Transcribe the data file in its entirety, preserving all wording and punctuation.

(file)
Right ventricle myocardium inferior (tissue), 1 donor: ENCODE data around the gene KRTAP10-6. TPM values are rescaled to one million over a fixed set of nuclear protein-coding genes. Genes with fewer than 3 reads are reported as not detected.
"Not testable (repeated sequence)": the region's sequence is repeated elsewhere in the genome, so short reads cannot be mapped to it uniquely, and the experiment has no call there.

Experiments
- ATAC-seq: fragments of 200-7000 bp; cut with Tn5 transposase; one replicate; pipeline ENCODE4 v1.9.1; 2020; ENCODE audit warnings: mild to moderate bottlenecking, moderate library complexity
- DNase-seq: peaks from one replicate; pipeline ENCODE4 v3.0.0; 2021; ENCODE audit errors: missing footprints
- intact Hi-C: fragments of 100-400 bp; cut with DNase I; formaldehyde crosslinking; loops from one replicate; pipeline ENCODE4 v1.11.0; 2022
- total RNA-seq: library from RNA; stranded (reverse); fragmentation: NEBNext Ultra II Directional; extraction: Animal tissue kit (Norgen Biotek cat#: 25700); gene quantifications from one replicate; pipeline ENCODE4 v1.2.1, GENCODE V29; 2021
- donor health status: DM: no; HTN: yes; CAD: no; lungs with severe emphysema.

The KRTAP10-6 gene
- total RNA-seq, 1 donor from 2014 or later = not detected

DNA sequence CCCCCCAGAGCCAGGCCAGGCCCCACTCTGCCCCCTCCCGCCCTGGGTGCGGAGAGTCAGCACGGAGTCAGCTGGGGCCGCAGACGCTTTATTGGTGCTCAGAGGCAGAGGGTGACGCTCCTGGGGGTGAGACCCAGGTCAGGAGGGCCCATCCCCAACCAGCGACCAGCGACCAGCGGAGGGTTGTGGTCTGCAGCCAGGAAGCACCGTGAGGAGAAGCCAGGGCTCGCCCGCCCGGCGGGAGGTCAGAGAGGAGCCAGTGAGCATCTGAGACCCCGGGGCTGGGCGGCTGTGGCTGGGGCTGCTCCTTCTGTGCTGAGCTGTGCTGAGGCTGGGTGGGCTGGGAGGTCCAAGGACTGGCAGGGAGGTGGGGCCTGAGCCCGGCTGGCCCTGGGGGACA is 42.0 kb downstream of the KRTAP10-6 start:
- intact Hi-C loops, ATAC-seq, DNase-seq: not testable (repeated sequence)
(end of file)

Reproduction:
Right ventricle myocardium inferior (tissue), 1 donor: ENCODE data around the gene KRTAP10-6. TPM values are rescaled to one million over a fixed set of nuclear protein-coding genes. Genes with fewer than 3 reads are reported as not detected.
"Not testable (repeated sequence)": the region's sequence is repeated elsewhere in the genome, so short reads cannot be mapped to it uniquely, and the experiment has no call there.

Experiments
- ATAC-seq: fragments of 200-7000 bp; cut with Tn5 transposase; one replicate; pipeline ENCODE4 v1.9.1; 2020; ENCODE audit warnings: mild to moderate bottlenecking, moderate library complexity
- DNase-seq: peaks from one replicate; pipeline ENCODE4 v3.0.0; 2021; ENCODE audit errors: missing footprints
- intact Hi-C: fragments of 100-400 bp; cut with DNase I; formaldehyde crosslinking; loops from one replicate; pipeline ENCODE4 v1.11.0; 2022
- total RNA-seq: library from RNA; stranded (reverse); fragmentation: NEBNext Ultra II Directional; extraction: Animal tissue kit (Norgen Biotek cat#: 25700); gene quantifications from one replicate; pipeline ENCODE4 v1.2.1, GENCODE V29; 2021
- donor health status: DM: no; HTN: yes; CAD: no; lungs with severe emphysema.

The KRTAP10-6 gene
- total RNA-seq, 1 donor from 2014 or later = not detected

DNA sequence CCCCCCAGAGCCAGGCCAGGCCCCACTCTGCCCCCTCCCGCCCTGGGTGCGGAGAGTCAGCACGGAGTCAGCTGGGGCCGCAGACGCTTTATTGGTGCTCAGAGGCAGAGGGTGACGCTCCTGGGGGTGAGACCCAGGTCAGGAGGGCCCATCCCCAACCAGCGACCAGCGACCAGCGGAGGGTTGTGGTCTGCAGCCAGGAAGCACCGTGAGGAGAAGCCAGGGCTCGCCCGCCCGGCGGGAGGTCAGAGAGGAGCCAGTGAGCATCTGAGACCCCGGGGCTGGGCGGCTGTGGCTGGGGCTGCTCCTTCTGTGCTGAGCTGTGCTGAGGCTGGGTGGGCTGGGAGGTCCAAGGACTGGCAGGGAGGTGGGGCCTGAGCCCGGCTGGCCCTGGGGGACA is 42.0 kb downstream of the KRTAP10-6 start:
- intact Hi-C loops, ATAC-seq, DNase-seq: not testable (repeated sequence)